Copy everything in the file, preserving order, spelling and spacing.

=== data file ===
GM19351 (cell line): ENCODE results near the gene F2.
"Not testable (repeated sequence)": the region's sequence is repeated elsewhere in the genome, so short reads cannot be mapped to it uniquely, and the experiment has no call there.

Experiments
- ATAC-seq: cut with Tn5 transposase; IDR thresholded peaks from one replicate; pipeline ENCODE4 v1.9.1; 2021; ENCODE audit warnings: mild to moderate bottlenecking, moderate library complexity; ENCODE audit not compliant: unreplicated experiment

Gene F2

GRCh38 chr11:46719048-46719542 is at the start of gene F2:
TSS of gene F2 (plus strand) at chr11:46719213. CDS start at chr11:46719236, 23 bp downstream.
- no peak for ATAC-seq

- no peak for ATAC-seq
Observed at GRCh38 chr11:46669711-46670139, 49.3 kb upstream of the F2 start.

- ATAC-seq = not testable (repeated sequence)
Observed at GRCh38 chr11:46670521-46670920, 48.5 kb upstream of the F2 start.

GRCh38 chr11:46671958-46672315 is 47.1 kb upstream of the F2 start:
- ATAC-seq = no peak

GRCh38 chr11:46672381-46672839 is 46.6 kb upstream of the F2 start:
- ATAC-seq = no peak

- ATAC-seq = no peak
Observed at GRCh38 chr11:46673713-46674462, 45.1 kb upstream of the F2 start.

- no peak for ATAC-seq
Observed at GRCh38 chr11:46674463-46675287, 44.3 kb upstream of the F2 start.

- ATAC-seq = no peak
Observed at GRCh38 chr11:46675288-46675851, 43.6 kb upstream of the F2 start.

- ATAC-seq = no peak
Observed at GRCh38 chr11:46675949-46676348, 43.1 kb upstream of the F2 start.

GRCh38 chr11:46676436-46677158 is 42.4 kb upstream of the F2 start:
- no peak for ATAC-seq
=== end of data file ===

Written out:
GM19351 (cell line): ENCODE results near the gene F2.
"Not testable (repeated sequence)": the region's sequence is repeated elsewhere in the genome, so short reads cannot be mapped to it uniquely, and the experiment has no call there.

Experiments
- ATAC-seq: cut with Tn5 transposase; IDR thresholded peaks from one replicate; pipeline ENCODE4 v1.9.1; 2021; ENCODE audit warnings: mild to moderate bottlenecking, moderate library complexity; ENCODE audit not compliant: unreplicated experiment

Gene F2

GRCh38 chr11:46719048-46719542 is at the start of gene F2:
TSS of gene F2 (plus strand) at chr11:46719213. CDS start at chr11:46719236, 23 bp downstream.
- no peak for ATAC-seq

- no peak for ATAC-seq
Observed at GRCh38 chr11:46669711-46670139, 49.3 kb upstream of the F2 start.

- ATAC-seq = not testable (repeated sequence)
Observed at GRCh38 chr11:46670521-46670920, 48.5 kb upstream of the F2 start.

GRCh38 chr11:46671958-46672315 is 47.1 kb upstream of the F2 start:
- ATAC-seq = no peak

GRCh38 chr11:46672381-46672839 is 46.6 kb upstream of the F2 start:
- ATAC-seq = no peak

- ATAC-seq = no peak
Observed at GRCh38 chr11:46673713-46674462, 45.1 kb upstream of the F2 start.

- no peak for ATAC-seq
Observed at GRCh38 chr11:46674463-46675287, 44.3 kb upstream of the F2 start.

- ATAC-seq = no peak
Observed at GRCh38 chr11:46675288-46675851, 43.6 kb upstream of the F2 start.

- ATAC-seq = no peak
Observed at GRCh38 chr11:46675949-46676348, 43.1 kb upstream of the F2 start.

GRCh38 chr11:46676436-46677158 is 42.4 kb upstream of the F2 start:
- no peak for ATAC-seq